I led a group of nine intrepid explorers (four adults and five teenagers) to the fabled Rucker Canyon Grottoes. Back in October of 2021 I did a backpacking trip around the Crest starting and ending at Rucker Canyon trailhead; we wanted to visit the grottoes then, but didn't have the time, so I had vowed to return. This was it!
The original plan was to stay two nights, Friday through Sunday, and have all day Saturday for exploring. The weather mostly cooperated; the forecast of snow, wind, and freezing temperatures on Sunday persuaded us to cut the trip short.
We arrived at the trailhead around 10am Friday morning and set off. The creek was flowing strong, and the weather was beautiful.
The trailhead used to be the Rucker Forest Camp campground. Last year the Forest Service decommissioned this campground as well as all the others in the canyon (except the old group site) due to massive flooding. Everything has been removed, and concrete barriers put in place to prevent cars from entering. It was kind of sad to see, as this area was once a very popular campground, particularly before Rucker Lake silted in.
The Rucker Canyon Trail was at one time a spectacular trail, but it has been abused by flooding and fires and doesn't get the maintenance it needs to keep it spectacular (the last maintenance I am aware of was in 2019). While the trail was mostly clear and followable, there were significant exceptions. Some of the trees fallen on the trail were huge, and had taken out adjacent trees on the way down to create massive pileups. Enormous rockslides from side canyons had buried the trail, sometimes at creek crossings, making it occasionally difficult to pick the trail back up again. Segments were overgrown with scrub oak, stickerbushes, and small trees. There were also several spots that were completely washed away, sometimes for hundreds of feet at a time. Some of the obstacles had established workarounds but most did not. Frequent bushwhacking was required to either bypass or navigate through all these obstacles, so progress was very slow in general. Then there was the creek itself, which was wide enough and deep enough to preclude any easy way to cross with dry feet.
I'd warned everyone that it might not be possible to do the hike in with dry feet; most of us had an extra pair of camp shoes but a couple folks really didn't want to get their feet wet. We ultimately separated into two groups, the "Dryfoots" and the "Wetfoots". The Wetfoots arrived a lot earlier to camp. But the Dryfoots did arrive with dry feet, a testimony to their determination, creativity, and acrobatic ability.
We had hoped to arrive at camp around noon; on a decent trail it would have been pretty easy to accomplish as the camping area was only 2.7 miles from the trailhead. The Wetfoots arrived around 2pm, while the Dryfoots followed about an hour later. (And there was much rejoicing!)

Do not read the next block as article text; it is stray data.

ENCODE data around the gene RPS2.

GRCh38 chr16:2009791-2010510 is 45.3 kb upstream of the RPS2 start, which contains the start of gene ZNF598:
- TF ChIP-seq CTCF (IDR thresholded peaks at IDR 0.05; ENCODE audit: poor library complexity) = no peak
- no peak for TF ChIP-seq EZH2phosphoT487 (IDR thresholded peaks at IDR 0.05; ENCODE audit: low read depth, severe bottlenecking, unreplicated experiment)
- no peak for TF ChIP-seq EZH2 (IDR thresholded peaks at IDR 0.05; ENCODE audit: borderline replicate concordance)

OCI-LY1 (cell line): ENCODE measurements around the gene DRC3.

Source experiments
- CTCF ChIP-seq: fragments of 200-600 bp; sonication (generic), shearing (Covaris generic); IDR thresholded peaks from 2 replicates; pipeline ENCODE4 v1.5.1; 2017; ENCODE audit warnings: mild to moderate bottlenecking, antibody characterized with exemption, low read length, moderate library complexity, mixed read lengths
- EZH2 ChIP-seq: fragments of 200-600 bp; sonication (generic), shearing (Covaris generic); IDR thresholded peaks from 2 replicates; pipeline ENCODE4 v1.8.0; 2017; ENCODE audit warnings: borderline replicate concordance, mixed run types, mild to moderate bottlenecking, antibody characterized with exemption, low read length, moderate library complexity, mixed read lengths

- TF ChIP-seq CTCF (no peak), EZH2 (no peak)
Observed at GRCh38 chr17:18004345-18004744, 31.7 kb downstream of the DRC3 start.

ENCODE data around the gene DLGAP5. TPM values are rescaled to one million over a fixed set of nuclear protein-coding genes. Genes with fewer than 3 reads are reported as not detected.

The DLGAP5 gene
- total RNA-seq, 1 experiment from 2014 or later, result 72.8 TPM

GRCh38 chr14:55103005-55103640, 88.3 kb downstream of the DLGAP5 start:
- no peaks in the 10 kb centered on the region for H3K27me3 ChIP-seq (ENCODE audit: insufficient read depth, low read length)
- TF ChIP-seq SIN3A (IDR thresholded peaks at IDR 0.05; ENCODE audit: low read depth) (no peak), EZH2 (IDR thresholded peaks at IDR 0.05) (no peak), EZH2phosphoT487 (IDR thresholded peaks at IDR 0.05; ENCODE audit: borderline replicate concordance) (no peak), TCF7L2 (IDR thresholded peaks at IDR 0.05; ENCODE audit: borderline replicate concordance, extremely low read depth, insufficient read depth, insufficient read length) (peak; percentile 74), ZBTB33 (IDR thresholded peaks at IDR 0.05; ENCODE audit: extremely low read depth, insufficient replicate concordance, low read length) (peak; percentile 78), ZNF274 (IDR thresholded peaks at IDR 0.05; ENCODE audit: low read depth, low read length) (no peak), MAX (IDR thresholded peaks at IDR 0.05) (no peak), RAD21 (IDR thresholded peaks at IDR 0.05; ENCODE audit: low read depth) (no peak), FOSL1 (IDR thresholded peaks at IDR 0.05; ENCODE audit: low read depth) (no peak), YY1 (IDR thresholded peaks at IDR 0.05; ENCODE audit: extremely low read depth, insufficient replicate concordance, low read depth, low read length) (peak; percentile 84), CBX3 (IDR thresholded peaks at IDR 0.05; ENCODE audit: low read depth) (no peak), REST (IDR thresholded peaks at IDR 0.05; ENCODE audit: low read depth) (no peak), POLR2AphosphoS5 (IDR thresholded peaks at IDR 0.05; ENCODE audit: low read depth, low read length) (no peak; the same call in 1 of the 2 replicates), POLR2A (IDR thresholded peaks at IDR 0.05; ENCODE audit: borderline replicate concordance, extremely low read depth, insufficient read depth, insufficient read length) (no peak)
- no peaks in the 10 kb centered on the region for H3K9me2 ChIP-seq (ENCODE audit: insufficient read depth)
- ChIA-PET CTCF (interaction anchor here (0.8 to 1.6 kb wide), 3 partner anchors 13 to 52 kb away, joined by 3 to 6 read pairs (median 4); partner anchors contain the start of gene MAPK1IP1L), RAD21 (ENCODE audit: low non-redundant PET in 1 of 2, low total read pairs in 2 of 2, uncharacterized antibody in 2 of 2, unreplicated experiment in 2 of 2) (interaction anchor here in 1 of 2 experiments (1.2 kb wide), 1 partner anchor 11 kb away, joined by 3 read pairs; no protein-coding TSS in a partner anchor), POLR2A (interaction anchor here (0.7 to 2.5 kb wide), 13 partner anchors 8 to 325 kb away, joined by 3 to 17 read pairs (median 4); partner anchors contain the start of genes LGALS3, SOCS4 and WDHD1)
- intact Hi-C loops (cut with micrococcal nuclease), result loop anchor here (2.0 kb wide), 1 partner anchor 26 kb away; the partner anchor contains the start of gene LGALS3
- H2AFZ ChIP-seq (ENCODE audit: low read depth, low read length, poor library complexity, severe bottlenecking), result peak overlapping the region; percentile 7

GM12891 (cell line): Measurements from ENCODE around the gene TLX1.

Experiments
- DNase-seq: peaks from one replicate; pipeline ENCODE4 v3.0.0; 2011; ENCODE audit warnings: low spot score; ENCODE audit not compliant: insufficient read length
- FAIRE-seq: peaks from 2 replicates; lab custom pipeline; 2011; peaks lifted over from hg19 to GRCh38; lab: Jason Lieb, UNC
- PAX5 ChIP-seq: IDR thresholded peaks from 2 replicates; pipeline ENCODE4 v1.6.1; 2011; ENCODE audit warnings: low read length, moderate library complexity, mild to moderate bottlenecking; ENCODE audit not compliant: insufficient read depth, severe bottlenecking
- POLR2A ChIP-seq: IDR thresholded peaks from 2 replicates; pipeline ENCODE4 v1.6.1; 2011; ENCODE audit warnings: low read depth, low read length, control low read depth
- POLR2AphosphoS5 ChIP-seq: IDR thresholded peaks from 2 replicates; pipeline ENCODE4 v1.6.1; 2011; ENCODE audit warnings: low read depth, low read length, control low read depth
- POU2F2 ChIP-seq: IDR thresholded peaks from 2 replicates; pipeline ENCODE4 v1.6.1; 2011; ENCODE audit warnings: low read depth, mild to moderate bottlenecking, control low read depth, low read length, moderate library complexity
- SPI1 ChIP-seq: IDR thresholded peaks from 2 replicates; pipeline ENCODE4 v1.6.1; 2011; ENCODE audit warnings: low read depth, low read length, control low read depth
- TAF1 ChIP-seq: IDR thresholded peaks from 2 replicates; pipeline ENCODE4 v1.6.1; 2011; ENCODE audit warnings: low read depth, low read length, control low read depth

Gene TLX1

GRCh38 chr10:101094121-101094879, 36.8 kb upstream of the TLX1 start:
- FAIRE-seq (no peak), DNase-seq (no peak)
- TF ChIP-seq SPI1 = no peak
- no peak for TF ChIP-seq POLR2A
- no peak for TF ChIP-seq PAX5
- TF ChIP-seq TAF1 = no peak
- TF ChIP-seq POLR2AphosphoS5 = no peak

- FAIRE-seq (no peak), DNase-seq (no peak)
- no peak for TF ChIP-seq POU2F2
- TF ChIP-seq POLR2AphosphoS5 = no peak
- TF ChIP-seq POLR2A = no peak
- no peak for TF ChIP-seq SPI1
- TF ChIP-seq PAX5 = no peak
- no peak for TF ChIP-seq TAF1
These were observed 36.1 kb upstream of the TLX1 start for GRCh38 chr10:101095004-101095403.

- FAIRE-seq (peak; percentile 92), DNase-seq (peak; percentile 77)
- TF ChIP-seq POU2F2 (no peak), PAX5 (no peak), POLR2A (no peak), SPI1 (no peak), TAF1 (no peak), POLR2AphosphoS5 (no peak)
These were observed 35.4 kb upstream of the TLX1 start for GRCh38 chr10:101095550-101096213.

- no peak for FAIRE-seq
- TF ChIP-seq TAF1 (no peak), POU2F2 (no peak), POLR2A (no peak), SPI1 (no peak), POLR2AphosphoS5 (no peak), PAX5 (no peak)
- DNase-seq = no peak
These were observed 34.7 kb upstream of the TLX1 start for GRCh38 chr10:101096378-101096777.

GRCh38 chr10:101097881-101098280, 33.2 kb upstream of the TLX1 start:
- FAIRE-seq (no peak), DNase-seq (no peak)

The remainder of the afternoon we set up camp, the youngsters scaled cliffs, and the old fogies looked on so we'd at least know where to look for the bodies. We had a campfire and dutifully did our part to clear out some of the dead wood that had built up over the months or years since the campsite was last used.
It wasn't a terribly cold overnight; most of us slept warm though a couple ill-prepared folks had summer bags. Oops.
The next day we decided to head to the grottoes, which is an off-trail adventure up Rucker Canyon. To get there, you essentially hike a little less than a mile up the creek as there is no trail. The grottoes are on the other side of the Rucker Gates, which are located at a narrowing in the canyon about three quarters of a mile from the camping area. They are towering spires of rock, rising 700 feet above the canyon floor. A few hundred feet past the Gates are two grottoes, the first being the smaller of the two, and the second, much larger one a few hundred feet further on. The second is the main attraction.
For our trip, seven of us decided to make for the grottoes while two remained at camp. Of the seven only myself and three of the teens actually made it to the Gates and grottoes. The rest decided it was too rough and sketchy, and turned around shortly before the Gates.
Rucker Canyon past the camping area is choked with boulders and giant fallen trees like massive piles of toothpicks. Where there aren't boulders or fallen trees blocking the canyon, there is rampant overgrowth. Every hundred feet or so there would be impressive obstacles to scramble over, under, or through. It was super fun and super slow!
We started at 10am, and made it to the first grotto around noon, and the second shortly after. We had lunch there and turned back. I'd read that there are small caves to explore a little past the grottoes, but discretion was the better part of valor. I'd determined we needed to get back to camp in time to pack up by 3pm, since we weren't staying the night and we still had to make it back to the cars.
It didn't take nearly as long for us to get back to the camp as it did to reach the grottoes, partly because scouting routes wasn't as involved, and we were much more willing to just walk in the creek. We got back to camp at 2pm, rested a bit, then saddled our packs around 3 for the hike out (we had already packed up in the morning). We were all Wetfoots on the way out, since we could dry our feet in the cars, so we made it to the parking lot before 5.
Back in Tucson, we celebrated our trip at In-N-Out on Kolb, then went our separate ways. Sunday morning we woke to rain mixed with snow, wind, and really cold temperatures. Seems heading out Saturday was the right call!